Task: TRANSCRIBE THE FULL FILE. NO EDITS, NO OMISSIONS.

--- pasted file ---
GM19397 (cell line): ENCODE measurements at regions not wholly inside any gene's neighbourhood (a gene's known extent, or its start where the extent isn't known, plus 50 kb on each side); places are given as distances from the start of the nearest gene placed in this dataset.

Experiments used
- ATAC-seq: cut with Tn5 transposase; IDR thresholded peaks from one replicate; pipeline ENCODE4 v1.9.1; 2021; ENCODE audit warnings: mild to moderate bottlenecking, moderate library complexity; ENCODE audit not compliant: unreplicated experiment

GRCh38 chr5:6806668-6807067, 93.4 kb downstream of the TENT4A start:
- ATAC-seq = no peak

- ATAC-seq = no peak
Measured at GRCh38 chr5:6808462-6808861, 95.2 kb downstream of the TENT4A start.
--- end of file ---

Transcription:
GM19397 (cell line): ENCODE measurements at regions not wholly inside any gene's neighbourhood (a gene's known extent, or its start where the extent isn't known, plus 50 kb on each side); places are given as distances from the start of the nearest gene placed in this dataset.

Experiments used
- ATAC-seq: cut with Tn5 transposase; IDR thresholded peaks from one replicate; pipeline ENCODE4 v1.9.1; 2021; ENCODE audit warnings: mild to moderate bottlenecking, moderate library complexity; ENCODE audit not compliant: unreplicated experiment

GRCh38 chr5:6806668-6807067, 93.4 kb downstream of the TENT4A start:
- ATAC-seq = no peak

- ATAC-seq = no peak
Measured at GRCh38 chr5:6808462-6808861, 95.2 kb downstream of the TENT4A start.